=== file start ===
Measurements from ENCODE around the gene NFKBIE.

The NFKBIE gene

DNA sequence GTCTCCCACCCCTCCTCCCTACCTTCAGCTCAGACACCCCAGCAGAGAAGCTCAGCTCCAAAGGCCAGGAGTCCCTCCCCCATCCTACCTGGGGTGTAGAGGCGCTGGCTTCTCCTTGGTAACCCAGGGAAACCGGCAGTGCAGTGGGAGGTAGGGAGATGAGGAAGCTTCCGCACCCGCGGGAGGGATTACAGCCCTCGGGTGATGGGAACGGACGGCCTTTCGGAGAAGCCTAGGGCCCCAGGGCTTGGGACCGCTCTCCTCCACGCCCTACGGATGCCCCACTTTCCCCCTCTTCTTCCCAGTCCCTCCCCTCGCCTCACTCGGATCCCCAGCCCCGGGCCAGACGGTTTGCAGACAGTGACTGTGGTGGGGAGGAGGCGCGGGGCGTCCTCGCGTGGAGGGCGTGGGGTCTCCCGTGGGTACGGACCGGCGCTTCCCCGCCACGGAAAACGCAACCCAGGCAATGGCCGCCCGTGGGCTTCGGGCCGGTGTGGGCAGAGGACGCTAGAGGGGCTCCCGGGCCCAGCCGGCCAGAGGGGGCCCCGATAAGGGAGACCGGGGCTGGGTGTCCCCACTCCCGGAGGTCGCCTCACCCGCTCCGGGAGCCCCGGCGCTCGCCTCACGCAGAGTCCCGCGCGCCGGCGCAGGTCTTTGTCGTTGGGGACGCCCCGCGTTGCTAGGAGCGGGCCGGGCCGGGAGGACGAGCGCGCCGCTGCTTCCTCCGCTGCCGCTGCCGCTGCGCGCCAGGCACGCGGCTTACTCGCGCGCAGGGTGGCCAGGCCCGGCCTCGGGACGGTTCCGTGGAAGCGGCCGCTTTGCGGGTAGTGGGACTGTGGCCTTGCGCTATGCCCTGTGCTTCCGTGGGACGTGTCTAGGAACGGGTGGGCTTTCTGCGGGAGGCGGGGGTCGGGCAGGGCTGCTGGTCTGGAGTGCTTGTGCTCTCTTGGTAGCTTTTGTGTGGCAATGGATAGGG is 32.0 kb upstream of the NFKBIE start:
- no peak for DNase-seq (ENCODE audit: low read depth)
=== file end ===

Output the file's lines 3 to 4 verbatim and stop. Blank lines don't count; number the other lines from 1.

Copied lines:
DNA sequence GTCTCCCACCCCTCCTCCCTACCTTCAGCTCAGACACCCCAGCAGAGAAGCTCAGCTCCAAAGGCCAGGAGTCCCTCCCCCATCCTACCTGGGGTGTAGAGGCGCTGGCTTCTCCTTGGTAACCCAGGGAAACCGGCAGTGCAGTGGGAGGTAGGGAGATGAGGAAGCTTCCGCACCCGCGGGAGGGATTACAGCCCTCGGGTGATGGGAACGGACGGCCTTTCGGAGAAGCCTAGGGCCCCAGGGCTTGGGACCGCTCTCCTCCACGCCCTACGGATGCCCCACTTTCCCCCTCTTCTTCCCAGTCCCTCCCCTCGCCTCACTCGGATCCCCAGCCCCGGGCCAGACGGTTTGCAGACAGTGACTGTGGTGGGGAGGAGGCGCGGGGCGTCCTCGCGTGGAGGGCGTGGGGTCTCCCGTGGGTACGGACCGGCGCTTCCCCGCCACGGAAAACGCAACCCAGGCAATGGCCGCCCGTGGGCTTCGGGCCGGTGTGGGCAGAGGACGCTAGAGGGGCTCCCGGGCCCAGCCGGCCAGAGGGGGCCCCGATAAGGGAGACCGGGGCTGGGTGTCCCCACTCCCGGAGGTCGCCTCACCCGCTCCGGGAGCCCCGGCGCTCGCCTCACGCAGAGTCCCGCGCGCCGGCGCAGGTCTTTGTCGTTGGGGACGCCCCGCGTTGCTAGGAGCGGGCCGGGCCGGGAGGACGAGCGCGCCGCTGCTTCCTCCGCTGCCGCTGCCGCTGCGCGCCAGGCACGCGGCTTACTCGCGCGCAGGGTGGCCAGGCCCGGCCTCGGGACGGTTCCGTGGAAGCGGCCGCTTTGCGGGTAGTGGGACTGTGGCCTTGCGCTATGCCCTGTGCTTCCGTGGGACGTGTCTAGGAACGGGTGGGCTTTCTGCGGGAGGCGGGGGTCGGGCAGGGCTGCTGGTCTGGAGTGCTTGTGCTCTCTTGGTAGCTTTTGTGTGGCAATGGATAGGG is 32.0 kb upstream of the NFKBIE start:
- no peak for DNase-seq (ENCODE audit: low read depth)